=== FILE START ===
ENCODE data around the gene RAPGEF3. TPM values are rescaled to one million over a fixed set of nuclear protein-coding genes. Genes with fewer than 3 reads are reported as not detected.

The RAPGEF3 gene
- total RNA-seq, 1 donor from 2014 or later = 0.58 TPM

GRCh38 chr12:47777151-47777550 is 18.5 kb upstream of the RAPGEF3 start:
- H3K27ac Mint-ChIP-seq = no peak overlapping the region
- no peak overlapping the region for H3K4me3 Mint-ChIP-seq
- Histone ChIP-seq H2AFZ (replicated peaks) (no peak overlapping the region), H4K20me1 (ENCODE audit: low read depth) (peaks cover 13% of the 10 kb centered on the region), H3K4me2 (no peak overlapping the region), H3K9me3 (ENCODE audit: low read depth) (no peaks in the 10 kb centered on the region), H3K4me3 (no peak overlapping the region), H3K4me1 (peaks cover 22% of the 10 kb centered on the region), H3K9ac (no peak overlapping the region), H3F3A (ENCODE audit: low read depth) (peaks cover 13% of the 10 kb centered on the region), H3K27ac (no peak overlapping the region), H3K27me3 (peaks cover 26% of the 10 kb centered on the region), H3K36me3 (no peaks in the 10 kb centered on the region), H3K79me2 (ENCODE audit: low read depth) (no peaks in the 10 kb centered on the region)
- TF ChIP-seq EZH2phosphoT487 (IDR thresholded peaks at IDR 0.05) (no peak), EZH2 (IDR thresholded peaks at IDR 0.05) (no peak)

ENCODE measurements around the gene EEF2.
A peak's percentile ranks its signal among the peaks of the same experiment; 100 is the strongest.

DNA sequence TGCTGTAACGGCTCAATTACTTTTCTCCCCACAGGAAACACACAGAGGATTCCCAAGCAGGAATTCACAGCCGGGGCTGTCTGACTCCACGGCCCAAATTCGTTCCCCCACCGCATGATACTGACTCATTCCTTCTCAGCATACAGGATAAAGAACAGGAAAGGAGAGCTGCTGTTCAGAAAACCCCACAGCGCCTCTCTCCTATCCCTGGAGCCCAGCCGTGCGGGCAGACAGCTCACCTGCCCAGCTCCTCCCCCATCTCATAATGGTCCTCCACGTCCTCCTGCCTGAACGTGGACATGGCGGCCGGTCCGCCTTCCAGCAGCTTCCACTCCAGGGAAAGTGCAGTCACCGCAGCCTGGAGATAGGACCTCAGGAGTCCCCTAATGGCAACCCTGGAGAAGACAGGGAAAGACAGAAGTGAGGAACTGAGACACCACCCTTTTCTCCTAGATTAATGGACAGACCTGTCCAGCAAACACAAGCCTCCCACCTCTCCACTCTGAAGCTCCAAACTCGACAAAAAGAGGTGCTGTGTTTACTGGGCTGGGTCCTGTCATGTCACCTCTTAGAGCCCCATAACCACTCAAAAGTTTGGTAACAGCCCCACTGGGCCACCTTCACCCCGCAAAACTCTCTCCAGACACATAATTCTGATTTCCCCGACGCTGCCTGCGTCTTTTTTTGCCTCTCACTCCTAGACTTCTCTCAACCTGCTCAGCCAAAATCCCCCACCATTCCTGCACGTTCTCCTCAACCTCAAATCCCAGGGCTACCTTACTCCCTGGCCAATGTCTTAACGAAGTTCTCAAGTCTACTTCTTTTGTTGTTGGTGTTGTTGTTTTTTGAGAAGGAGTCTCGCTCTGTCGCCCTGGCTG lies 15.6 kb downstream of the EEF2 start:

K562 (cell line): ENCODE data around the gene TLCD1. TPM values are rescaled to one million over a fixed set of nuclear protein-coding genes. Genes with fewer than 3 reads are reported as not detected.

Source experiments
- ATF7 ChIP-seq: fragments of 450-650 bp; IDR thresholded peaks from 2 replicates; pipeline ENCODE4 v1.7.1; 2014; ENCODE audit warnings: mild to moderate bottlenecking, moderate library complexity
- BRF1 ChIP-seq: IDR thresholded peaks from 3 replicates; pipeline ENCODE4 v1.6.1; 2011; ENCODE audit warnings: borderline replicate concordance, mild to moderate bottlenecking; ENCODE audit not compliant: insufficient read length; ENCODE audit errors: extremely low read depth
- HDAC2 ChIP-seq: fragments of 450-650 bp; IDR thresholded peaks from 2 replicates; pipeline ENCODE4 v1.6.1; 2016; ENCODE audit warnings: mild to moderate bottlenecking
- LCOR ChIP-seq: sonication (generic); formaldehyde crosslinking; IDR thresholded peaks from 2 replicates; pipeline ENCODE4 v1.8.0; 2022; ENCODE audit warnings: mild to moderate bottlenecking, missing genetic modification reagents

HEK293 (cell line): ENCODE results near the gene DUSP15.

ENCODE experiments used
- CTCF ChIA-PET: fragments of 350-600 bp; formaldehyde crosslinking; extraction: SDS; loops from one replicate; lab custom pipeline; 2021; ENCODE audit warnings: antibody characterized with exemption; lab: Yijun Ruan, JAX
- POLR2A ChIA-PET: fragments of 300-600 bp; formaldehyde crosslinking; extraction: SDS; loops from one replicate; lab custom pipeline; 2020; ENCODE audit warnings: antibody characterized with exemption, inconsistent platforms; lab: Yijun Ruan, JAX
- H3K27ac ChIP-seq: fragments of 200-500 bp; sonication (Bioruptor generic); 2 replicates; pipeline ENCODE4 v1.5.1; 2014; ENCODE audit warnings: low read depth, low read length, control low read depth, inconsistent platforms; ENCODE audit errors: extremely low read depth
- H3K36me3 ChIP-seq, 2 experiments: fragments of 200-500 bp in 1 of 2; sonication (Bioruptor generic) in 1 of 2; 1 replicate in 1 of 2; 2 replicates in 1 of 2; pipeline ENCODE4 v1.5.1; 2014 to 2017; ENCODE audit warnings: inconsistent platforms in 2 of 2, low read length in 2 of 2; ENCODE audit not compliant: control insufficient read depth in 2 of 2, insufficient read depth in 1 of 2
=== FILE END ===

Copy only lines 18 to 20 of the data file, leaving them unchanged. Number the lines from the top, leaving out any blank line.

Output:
HEK293 (cell line): ENCODE results near the gene DUSP15.

ENCODE experiments used
- CTCF ChIA-PET: fragments of 350-600 bp; formaldehyde crosslinking; extraction: SDS; loops from one replicate; lab custom pipeline; 2021; ENCODE audit warnings: antibody characterized with exemption; lab: Yijun Ruan, JAX